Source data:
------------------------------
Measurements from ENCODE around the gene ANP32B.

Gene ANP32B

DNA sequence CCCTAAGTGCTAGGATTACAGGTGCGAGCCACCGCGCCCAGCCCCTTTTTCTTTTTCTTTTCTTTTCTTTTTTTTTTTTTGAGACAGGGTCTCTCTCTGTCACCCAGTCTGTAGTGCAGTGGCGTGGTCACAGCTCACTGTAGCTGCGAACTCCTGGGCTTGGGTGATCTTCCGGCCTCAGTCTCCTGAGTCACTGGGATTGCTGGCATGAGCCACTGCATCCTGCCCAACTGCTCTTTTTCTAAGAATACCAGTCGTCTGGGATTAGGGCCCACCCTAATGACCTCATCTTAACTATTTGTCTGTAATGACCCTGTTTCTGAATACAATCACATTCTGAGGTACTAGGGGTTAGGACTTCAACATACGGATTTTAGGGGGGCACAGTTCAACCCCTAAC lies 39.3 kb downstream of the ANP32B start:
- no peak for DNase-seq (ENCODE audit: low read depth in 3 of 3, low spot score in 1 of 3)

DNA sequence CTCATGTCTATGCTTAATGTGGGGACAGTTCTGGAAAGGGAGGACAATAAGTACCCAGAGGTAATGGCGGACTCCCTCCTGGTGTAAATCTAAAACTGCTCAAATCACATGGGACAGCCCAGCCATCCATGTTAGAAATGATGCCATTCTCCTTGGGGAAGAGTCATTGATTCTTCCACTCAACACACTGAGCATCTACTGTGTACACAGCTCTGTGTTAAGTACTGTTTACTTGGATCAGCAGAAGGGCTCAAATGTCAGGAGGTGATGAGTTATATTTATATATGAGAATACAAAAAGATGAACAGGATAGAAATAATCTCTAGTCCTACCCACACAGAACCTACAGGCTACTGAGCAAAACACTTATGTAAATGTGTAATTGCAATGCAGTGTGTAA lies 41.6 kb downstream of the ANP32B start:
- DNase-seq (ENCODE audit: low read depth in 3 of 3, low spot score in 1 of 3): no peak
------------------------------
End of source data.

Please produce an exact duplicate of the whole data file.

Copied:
Measurements from ENCODE around the gene ANP32B.

Gene ANP32B

DNA sequence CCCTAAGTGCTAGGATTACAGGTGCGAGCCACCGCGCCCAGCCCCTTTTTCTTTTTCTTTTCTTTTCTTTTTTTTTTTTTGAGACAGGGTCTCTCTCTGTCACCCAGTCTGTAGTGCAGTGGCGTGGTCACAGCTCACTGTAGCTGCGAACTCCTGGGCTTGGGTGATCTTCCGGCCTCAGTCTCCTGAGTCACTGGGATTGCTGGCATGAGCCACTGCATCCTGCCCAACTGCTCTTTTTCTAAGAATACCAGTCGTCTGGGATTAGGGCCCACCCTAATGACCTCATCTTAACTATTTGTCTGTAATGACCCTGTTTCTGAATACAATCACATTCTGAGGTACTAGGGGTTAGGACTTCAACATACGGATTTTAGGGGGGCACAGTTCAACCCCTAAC lies 39.3 kb downstream of the ANP32B start:
- no peak for DNase-seq (ENCODE audit: low read depth in 3 of 3, low spot score in 1 of 3)

DNA sequence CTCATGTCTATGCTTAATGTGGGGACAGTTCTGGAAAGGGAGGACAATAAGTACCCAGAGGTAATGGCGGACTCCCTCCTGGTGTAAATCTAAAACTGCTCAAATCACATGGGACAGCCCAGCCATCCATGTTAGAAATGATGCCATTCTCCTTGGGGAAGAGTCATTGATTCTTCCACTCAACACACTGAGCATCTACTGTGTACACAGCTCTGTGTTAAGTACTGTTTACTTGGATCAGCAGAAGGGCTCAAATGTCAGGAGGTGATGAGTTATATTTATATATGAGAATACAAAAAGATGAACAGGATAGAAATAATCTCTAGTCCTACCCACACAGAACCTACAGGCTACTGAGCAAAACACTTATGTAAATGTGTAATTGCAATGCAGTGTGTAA lies 41.6 kb downstream of the ANP32B start:
- DNase-seq (ENCODE audit: low read depth in 3 of 3, low spot score in 1 of 3): no peak